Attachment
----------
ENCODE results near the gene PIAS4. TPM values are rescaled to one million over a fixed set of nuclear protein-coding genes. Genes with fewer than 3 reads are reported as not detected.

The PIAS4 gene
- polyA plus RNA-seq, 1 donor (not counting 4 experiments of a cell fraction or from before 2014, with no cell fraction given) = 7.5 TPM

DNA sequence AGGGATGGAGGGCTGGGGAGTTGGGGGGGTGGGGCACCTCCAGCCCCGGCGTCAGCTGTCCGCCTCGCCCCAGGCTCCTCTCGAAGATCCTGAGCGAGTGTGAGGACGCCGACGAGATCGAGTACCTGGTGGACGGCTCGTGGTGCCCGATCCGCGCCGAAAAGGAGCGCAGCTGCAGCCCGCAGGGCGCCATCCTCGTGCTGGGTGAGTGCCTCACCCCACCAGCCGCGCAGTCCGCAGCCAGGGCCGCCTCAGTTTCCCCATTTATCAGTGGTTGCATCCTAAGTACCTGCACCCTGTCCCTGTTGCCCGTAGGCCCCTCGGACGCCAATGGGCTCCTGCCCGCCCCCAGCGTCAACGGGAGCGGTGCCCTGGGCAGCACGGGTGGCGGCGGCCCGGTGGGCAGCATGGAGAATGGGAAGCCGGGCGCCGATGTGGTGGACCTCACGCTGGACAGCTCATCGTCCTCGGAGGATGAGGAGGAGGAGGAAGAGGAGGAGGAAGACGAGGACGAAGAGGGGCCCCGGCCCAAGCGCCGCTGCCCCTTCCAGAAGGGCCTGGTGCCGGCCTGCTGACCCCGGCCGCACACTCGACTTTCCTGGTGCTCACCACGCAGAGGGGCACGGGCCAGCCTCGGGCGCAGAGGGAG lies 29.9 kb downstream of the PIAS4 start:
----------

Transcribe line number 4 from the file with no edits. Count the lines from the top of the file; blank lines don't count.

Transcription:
DNA sequence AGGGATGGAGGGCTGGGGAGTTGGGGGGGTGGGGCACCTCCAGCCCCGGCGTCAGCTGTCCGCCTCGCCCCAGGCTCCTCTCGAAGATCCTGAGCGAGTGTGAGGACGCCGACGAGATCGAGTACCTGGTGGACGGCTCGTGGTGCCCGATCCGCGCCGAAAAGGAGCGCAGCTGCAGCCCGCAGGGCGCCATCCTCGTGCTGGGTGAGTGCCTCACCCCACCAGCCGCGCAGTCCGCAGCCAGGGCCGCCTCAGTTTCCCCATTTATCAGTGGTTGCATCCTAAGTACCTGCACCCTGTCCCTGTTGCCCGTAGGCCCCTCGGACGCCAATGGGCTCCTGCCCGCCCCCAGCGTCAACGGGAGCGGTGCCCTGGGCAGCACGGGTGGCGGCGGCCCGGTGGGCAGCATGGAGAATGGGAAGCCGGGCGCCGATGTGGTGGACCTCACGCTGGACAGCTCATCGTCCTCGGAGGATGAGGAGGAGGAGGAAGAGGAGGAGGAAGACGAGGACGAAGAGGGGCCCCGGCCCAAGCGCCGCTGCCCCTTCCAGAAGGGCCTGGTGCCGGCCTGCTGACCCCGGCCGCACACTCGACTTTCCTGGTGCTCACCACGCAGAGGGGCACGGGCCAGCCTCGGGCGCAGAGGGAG lies 29.9 kb downstream of the PIAS4 start: